National preventative mechanism (NPM) members include independent experts and civil society representatives who have the right to meet detainees in private and receive complaints. In 2018, they made 461 preventive visits, including to 118 temporary detention centres, 33 pre-trial detention centres, 90 correctional institutions, 26 remand houses, 24 special reception centres, 15 adaptation centres for minors and eight special educational institutions.
In December, the coordination council elected 109 NPM members for 2019-2020.
PRI has also been working to humanise criminal legislation. The work had two stages, said Shambilov.
“The first took place approximately from 1996 until the 2000s, when the new codes were adopted. This is, of course, with the involvement of the state. Following the collapse of the Soviet Union, countries started writing their own codes; of course, they were very similar to the Soviet ones, because these countries had no other example to follow. They did not trust the West then, because the Soviet Union leaves its trace and humanisation of criminal legislation has been discussed since around 2005,” he said.
The term of torture was legally defined for the first time.
“Prevention of torture has remained an acute issue in Kazakhstan for many years. The issue is now more spread due to social networks that are more accessible today. There is a range of amendments in this area. Between 2016-2018, 13 law enforcement and penal system workers have been convicted of torture. The punishment is severe, because punishment for torture is equal to that for murder,” he added.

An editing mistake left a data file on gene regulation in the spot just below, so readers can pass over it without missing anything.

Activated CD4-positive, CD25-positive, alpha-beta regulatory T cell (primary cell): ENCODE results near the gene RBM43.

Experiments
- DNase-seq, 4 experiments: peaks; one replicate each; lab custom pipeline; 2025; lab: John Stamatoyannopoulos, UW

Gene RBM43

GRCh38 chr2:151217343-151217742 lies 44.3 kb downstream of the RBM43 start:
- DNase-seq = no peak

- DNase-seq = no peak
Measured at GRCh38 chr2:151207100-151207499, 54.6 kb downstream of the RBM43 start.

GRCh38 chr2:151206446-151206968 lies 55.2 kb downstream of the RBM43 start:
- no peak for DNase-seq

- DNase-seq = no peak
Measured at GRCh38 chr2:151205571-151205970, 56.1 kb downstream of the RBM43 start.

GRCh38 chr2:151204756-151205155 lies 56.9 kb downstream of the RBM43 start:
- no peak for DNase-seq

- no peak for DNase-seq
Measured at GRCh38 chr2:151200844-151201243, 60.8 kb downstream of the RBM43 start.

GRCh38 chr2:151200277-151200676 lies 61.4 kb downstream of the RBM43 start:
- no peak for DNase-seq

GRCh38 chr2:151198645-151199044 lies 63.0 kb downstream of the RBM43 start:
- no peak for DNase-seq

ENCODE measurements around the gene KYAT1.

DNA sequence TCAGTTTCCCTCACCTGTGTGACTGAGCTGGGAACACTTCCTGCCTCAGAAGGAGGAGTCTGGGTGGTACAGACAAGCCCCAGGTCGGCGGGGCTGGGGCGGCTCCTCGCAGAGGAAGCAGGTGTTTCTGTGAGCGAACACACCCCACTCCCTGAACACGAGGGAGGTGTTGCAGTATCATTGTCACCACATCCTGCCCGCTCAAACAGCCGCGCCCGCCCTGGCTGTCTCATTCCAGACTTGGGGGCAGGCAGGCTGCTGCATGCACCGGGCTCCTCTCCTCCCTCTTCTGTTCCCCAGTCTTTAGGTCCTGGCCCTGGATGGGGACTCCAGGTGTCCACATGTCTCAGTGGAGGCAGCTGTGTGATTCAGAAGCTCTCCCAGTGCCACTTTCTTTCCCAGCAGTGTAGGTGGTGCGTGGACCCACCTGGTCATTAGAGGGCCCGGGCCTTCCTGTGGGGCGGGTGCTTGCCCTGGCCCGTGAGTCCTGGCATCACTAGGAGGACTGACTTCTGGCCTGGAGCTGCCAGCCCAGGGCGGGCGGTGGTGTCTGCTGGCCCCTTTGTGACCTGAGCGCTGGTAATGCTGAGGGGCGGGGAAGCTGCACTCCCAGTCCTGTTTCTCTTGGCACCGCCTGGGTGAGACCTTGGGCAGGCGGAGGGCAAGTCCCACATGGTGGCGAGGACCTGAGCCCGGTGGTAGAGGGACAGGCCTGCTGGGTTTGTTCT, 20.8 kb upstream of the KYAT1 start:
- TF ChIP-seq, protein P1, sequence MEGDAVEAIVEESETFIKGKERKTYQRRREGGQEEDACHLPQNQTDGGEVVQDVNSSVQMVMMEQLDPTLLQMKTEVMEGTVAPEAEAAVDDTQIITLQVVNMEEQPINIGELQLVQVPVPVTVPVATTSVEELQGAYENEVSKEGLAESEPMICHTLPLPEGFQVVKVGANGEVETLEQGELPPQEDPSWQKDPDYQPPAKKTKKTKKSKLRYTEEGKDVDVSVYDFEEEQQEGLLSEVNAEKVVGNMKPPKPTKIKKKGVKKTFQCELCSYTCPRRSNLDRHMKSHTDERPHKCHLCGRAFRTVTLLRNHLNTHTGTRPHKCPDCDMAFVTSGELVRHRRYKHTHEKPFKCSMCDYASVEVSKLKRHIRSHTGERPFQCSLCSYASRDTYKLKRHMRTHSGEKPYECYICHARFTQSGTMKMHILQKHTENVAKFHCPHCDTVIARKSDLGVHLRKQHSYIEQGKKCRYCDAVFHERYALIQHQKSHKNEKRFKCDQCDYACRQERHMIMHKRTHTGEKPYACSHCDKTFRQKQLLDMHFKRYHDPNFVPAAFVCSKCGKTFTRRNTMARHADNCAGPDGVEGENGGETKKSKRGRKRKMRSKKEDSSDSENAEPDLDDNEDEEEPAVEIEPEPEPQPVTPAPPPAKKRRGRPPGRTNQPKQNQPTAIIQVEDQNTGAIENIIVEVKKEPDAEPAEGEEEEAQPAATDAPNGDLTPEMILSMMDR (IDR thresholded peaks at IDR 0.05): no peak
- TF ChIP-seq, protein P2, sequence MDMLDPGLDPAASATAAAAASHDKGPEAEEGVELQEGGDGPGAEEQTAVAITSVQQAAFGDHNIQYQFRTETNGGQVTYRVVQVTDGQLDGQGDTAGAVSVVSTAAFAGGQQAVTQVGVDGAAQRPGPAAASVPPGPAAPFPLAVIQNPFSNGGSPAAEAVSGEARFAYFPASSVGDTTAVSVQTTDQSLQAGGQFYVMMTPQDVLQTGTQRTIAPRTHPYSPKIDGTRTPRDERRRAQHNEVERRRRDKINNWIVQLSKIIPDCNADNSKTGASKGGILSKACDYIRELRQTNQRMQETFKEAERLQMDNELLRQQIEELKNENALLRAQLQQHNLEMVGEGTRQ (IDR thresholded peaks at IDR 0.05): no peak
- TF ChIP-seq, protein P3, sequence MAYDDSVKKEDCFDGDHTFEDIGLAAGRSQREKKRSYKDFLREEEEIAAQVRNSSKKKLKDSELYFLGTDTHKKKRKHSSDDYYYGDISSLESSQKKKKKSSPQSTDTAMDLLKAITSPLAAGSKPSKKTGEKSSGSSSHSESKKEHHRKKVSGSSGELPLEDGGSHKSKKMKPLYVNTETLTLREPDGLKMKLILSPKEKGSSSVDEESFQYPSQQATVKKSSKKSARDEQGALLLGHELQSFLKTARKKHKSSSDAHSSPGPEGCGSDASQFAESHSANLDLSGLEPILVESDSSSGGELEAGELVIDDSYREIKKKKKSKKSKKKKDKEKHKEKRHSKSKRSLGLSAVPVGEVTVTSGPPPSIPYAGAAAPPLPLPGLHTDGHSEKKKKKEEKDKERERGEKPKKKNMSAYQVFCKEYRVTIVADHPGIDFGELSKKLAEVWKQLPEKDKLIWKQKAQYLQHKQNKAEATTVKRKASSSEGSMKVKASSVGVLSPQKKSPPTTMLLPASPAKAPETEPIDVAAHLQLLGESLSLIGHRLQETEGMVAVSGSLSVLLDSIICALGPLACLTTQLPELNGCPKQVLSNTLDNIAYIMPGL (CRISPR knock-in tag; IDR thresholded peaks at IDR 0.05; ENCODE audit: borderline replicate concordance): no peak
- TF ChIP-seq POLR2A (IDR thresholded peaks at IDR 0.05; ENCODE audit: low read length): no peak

Among the changes is a moratorium on the death penalty put in force in 2003.
“Our organisation has done a big job, surveying all prisoners on life sentences, surveying all other prisoners on what they would have done if they were sentenced to the death penalty, system workers and citizens,” he said.
Shambilov also emphasised probation service, another “progressive mechanism” that was introduced in Kazakhstan in 2012.
“Kazakhstan steadily started to understand that people can be sent to community service in some cases. I remember our first training on probation service. I had no idea where I would take experts. I visited Karaganda and East Kazakhstan Regions and penal system workers themselves had no clue who we were, what we were doing,” he said.
More than 60,000 people are currently on probation service and the prison population has declined from 100,000 in 1990s to 31,000.
Helping former prisoners integrate back into society is among the key goals countries need to achieve.
“I have been personally dealing with this issue since 2012 and raising the issue of re-socialisation of former prisoners. These people need to be met. I was visiting all akimats, but they were kicking me off, saying they are not dealing with prisoners or human rights and sending me to other agencies. I was showing them the document that clearly defined their responsibility. They have not done anything for two years,” he said.
Kazakhstan recently hosted its first penal reform forum gathering government, penal system and civil society representatives to facilitate discussion on penal reforms in the country and the region, signalling a huge step forward in fostering efficient dialogue between civil society and the government.
“We set up a working group on penal system reform. We will examine the current situation. We may need to conduct an audit of prisons across all regions to make a comprehensive mapping where we will identify all problems and to what extent they pertain to other regions. We will conduct a situation analysis on separate areas,” said Shambilov.